Greek archaeologists have launched an angry campaign to prevent their cultural and archaeological heritage from being destroyed by austerity measures. The campaign has attracted global support not just from archaeologists, but other anti-austerity campaigners and trade unionists.
In an act of defiant solidarity making international headlines, members of the Association of Greek Archaeologists (SEA) and the Greece Solidarity Campaign unfurled a banner reading “Can’t Pay, Won’t Pay — Solidarity with Greece” in that original hall of looted plunder, the Parthenon Gallery of the British Museum.
“If monuments had a voice of their own”, begins the SEA’s International Appeal, “they would tell us what has been going on in Greece in the past two years. In the name of the global economic crisis and with the IMF acting as a Trojan horse, austerity measures have been undermining public services, State welfare and social cohesion. Democracy and national dignity are under attack.”
Such an attack is not only metaphor. Alarmingly, there are increasing instances of extensive looting at museums. Despina Koutsoumpa, president of the SEA (and spokesperson for Greek heritage in a documentary by British solidarity activists), says the organisation has been registering a stream of missing cultural artefacts — including treasures from the Museum of Olympia, the site of the first Olympic Games thousands of years ago, stolen during an armed robbery.
This prompted the production of a confronting public awareness ad by the SEA, showing a little girl skipping through Athens Museum, who stands alone admiring a 2500 year old statue. A figure appears behind her, covering her mouth and snatching her away. She reappears, only to find the statue she so admired stolen. It was the statue, not the girl, that was the target.
In a recent Al Jazeera article, Nikolas Zirganos, an investigative journalist whose work resulted in the repatriation to Greece of “The Golden Crown of Macedonia” from the Getty Museum, stated the cuts in public spending ‘paved the way for a burgeoning illicit antiquities market’.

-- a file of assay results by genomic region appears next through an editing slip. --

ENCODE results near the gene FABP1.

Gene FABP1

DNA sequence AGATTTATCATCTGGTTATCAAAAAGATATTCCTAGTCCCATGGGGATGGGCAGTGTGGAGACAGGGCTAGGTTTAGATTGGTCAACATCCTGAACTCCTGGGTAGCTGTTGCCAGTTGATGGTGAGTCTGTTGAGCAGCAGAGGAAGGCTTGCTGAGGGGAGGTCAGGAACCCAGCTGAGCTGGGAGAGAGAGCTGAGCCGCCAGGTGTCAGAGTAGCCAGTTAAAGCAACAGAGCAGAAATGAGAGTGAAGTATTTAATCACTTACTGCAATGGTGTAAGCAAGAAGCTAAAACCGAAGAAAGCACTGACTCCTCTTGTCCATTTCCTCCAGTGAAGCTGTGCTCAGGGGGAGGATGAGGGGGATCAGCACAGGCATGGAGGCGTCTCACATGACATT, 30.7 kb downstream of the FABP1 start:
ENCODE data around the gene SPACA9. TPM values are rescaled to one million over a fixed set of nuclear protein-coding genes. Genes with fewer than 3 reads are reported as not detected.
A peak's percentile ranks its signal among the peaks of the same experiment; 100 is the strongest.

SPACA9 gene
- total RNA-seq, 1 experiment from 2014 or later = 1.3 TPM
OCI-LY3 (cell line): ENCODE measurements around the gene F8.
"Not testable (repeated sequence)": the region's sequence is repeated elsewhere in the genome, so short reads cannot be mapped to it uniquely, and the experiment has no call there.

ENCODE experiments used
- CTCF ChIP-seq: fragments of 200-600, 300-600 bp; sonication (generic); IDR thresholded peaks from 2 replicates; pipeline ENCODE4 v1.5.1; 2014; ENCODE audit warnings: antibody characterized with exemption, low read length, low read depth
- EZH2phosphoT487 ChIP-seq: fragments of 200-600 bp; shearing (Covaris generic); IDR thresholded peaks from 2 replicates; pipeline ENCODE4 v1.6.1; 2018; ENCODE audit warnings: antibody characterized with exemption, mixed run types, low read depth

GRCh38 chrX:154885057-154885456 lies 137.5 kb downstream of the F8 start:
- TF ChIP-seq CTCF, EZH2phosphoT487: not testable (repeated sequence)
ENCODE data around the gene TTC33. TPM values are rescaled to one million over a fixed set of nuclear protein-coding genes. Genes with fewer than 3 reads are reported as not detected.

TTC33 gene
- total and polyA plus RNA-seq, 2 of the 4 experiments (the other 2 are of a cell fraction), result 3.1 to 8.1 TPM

“These thefts are usually orders from specific rich collectors in Western Europe and the United States,” he stressed, despite the ministry of culture’s attempt to pass off burglaries as isolated events.
Greece’s minister of culture announced funding cuts of 20% for museum security staff, and personnel cuts of up to 50% at the ministry of culture and tourism, which currently employs 7000 people. At a time when unemployment stands at more than 21%, such cuts are devastating.
“Our scientific work has won international recognition,” the SEA declares. “We have organised excavations, studied Greek civilisation, organised museums not with stolen antiquities” — a crucial point, as many museums worldwide regularly acquire looted materials— “but with well-documented exhibits… As civil servants we have neither sought luxury, nor been accused of corruption, in sharp contrast to the practices of government and the political system that today promises to ‘save our country’.”
Statistics support the economic importance of heritage to Greece. The UN World Tourism Organisation ranks it as European Union’s seventh most visited country, and 16th in the world. About 15 million international tourists visited Greece in 2009. While heritage in the form of archaeological and historical sites, as well as museums, fuels this industry, it also has a flow-on effect to Greece’s service sector, which stands at a whopping 85% of the economy.
The absurdity is not lost on those who find themselves standing inside the cultural heritage austerity arena. “Forgive my ranting, please,” Stephen Miller, professor emeritus of Classical Archaeology at the University of California, Berkeley wrote in a March 19 letter to the SEA, “but the problem is so clear, and the solution so obvious that I am driven to frustration. I see a world where there is a need … for an adequate number of multi-lingual guards and guides at every site, every museum.
“At the same time I see hundreds of university graduates in archaeology who cannot find jobs. Isn’t the next step to put them to work in the context for which they have been trained?”
In reflecting a national distress, archaeologists are conscious of the march of austerity across borders. “As archaeologists in the land that bequeathed democracy to the world, we are perfectly aware of the dangers associated with the suppression of democracy. We are struggling to preserve the memory and material traces of the past, because we know that a people without memory are condemned to repeat the same mistakes again and again.”
As repeated by every archaeologist in this campaign, and by every person expressing their solidarity with them: the rich and their institutions have caused this crisis. And ordinary people are being bled dry to pay for it. The irony is palpable and heartbreaking. The stripping of cultural heritage to the highest bidder is an attack on the collective memory of an entire people, inherited from a time when democracy was being born.
In times of war and occupation, genocide and conquest, the cultural memories of the oppressed — statues, temples, artefacts, and even graves — are razed and looted. It is an outrage that a history that belongs to everyone can be left to crumble or to be bought and sold by those affluent enough to participate in an illicit market.
“We are making an urgent appeal, to all of Europe and the whole world, to everyone expressing their solidarity and support to the Greek people, to defend cultural heritage and historical memory. The peoples of Europe and the world share the same destiny. The austerity packages and authoritarian measures that are tearing apart Greece and its monuments are going to be imposed across Europe.”
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